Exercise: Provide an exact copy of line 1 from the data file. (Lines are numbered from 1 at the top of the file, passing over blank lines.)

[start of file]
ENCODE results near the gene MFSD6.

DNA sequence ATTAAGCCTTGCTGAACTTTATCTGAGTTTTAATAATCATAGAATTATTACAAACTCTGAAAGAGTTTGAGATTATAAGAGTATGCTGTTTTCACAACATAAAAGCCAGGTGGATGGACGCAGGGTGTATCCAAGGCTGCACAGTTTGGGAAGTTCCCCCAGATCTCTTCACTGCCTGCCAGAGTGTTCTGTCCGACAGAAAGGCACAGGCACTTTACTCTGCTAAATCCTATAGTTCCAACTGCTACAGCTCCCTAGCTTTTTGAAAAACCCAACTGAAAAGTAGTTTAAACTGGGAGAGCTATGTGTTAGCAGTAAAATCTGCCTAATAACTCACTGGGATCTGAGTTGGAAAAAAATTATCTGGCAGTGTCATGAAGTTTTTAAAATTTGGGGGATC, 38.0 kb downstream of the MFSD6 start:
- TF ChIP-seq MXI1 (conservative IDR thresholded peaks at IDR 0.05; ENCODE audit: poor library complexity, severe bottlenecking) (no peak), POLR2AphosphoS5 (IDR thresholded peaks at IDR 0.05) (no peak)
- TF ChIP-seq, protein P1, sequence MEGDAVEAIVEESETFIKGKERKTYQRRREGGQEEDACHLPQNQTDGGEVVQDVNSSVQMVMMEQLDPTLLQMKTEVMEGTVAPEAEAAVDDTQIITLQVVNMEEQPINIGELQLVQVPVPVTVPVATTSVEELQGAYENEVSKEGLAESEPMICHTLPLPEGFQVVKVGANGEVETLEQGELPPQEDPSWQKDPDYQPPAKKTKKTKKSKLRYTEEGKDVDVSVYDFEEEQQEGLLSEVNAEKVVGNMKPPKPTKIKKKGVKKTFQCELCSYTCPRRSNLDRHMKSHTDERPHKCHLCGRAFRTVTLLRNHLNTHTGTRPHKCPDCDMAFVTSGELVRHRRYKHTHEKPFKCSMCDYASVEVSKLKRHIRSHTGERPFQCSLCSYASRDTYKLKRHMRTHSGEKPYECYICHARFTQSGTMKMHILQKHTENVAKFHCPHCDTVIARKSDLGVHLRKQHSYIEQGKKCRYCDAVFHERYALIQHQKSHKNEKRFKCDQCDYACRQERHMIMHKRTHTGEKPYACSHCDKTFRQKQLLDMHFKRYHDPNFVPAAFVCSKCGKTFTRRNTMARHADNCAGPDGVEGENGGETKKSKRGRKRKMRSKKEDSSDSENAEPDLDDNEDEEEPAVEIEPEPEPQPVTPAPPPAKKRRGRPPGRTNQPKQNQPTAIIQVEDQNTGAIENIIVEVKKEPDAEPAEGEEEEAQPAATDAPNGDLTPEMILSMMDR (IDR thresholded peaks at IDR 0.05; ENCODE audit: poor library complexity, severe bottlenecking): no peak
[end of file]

ENCODE results near the gene MFSD6.